Kochi The audience at a bodybuilding contest in the southern Indian city of Kochi last week was awestruck when 23-year-old Majizia Bhanu appeared on stage covered head to ankle in a burkini-style modesty suit in keeping with the dress code she adheres to.
The shock disappeared in minutes as the student studying for her graduation in dental surgery smiled and flexed her toned muscles, which rippled under her body-hugging suit. The crowd cheered, clapped and gave her a standing ovation. Some whistles went out too in admiration. Bhanu went on to win the women's title in the Mr. Kerala bodybuilding competition, beating five contestants in the final. And she won many hearts along the way. Bhanu is a natural sportswoman, but she said bodybuilding was an accidental decision. I am active in power-lifting, but never thought of bodybuilding. My husband encouraged me to participate in it. Initially, I was a bit reluctant, but he gave me strength, said the final-year graduation student at the Institute of Dental Sciences in Mahe.
Husband Nour Ahmed Kohan Alizaey, an American-Afghan, suggested she should try her hand in bodybuilding when she was on her way to Alappuzha to participate in a bench press competition some time ago, said the woman in a black hijab with a pink scarf around her head. Bhanu won the 52kg silver in the Asian powerlifting championship in Indonesia in 2017. Her skills in this physically demanding sport along with a few tips from male bodybuilders helped her conquer the contest in her maiden entry in the Kochi competition.
Her choice of sport, which demands to show her physique, has not had any conflict with her religious propriety thus far, she said. My identity is my hijab. I feel proud and happy wearing my hijab. When I was doing my powerlifting in Indonesia, some newspapers said I was the first sportswoman who lifted huge weights wearing a hijab. For everything she does, Bhanu's appearance in hijab has a strong message because this woman from Orkatteri, a small village in Kozhikkode district, had to overcome several social hurdles since her early years in her pursuit to become a sportswoman. Being a girl or a Muslim doesn't matter. What you need is an undying passion. I want the world to know the hijab is not a stumbling block. I want women to be gutsy and take up all challenges in their life, she said.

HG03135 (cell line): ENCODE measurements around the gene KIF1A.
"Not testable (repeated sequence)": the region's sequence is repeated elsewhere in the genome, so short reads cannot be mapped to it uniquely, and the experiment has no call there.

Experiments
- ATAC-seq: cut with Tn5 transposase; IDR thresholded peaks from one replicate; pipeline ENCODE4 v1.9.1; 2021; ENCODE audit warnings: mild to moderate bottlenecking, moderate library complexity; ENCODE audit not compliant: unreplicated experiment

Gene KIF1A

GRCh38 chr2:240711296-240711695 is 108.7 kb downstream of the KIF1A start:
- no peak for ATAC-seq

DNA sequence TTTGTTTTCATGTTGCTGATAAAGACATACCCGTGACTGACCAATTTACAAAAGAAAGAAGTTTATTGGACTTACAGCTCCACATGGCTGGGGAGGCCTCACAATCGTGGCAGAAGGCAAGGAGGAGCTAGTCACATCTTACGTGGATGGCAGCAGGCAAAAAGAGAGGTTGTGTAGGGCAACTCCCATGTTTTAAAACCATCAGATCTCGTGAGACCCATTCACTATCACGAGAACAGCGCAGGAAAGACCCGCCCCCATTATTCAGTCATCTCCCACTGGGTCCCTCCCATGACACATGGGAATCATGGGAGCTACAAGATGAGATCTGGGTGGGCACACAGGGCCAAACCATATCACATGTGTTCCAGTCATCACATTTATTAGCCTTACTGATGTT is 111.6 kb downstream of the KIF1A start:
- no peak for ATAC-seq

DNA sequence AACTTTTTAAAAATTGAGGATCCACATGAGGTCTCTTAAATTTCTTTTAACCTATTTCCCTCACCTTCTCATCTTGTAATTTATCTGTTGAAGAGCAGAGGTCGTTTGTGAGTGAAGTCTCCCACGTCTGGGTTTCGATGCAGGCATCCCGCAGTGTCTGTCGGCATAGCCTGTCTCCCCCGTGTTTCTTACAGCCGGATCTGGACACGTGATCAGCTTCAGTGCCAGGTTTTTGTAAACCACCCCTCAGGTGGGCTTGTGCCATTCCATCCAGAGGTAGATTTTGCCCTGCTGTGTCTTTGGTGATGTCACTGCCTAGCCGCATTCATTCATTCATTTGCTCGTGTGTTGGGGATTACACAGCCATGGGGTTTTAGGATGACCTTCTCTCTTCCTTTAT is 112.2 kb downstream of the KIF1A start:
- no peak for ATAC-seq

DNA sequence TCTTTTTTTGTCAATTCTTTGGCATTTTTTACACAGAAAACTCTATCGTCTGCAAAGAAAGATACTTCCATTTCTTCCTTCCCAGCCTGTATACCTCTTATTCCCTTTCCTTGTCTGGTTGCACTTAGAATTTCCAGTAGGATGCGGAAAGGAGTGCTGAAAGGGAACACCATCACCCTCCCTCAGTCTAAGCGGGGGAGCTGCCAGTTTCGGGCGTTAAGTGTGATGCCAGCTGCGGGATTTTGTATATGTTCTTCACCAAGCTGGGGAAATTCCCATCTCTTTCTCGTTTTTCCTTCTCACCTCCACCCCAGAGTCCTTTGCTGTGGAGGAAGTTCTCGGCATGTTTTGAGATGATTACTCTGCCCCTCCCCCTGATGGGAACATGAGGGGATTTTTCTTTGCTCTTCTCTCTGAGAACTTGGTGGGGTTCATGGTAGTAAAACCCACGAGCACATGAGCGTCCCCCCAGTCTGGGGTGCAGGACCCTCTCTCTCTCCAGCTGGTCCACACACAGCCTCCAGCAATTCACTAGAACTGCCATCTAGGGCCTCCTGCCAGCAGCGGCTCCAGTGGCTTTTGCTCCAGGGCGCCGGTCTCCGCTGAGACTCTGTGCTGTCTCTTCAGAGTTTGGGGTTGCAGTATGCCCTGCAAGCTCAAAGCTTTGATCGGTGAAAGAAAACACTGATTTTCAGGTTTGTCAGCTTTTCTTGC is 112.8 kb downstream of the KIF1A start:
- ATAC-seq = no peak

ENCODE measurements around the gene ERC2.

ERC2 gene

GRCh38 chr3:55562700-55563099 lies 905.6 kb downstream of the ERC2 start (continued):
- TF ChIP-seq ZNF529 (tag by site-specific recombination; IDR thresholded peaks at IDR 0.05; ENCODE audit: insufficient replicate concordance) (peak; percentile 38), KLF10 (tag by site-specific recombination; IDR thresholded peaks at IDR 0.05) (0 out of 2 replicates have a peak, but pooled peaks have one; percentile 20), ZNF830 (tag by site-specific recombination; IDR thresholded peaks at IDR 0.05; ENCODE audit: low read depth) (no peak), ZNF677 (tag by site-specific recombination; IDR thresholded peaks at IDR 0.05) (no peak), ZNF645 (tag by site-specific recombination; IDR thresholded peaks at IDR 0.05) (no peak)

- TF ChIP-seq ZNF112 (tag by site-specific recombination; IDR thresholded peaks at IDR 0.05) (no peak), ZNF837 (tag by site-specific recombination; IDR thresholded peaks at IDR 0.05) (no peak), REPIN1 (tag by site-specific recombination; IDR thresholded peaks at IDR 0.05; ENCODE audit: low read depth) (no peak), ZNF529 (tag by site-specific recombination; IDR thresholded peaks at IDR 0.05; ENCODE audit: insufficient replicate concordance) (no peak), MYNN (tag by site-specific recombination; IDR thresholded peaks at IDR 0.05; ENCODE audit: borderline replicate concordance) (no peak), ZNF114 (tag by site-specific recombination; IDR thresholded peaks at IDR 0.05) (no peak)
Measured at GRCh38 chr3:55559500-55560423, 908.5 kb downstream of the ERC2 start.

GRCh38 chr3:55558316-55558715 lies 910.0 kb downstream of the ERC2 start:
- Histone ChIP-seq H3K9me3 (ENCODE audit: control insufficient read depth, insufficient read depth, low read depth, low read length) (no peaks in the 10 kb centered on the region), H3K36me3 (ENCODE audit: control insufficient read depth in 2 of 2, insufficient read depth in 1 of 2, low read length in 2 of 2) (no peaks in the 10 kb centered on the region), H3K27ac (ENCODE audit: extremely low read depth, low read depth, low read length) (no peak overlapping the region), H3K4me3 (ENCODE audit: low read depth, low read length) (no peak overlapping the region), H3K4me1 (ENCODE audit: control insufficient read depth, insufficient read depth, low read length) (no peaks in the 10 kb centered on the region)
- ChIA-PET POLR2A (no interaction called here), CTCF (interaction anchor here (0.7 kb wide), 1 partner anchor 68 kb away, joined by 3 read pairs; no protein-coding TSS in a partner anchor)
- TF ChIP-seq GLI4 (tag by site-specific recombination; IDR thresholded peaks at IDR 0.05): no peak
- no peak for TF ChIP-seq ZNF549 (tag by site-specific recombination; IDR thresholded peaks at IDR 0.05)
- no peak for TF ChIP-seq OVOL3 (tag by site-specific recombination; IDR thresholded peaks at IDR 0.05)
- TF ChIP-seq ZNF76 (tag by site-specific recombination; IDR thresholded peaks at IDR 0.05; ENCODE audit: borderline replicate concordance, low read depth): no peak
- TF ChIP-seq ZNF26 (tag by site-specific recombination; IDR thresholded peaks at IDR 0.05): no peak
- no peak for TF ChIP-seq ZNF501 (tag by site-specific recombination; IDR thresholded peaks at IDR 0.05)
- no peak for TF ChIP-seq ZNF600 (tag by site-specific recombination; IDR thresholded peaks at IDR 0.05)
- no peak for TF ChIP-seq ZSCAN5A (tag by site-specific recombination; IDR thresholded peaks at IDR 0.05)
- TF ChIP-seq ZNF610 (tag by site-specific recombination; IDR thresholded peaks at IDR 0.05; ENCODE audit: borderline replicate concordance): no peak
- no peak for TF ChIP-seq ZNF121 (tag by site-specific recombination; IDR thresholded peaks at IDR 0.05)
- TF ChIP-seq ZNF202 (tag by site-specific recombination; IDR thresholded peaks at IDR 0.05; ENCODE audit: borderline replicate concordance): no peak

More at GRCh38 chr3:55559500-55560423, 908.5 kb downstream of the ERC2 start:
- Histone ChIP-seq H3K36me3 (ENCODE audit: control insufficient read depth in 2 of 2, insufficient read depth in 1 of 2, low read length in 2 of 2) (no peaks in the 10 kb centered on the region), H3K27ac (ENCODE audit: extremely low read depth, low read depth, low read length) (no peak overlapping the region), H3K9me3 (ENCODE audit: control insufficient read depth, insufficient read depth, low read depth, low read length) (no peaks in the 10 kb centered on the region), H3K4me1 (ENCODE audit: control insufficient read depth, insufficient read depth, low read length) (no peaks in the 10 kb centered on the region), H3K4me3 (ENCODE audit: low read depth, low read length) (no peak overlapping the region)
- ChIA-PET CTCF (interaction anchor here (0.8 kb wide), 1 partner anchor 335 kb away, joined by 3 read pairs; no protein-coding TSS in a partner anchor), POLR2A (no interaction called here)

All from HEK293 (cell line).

In school, she was a sprinter but shifted to powerlifting and weightlifting as she grew older. Her parents were supportive, but many people warned them when I started going to the gym, she said. I got tired of explaining to them. But when they realized my love for sports, they came around. I personally feel whatever men can do; women can do too. Bhanu said she had to pay for her travel and other expenses when she participated in international events. The finance bit pinches, although that won't deter her from the goal of winning the 52kg powerlifting world title. Neither would the hijab.
Source: International Islamic News Agency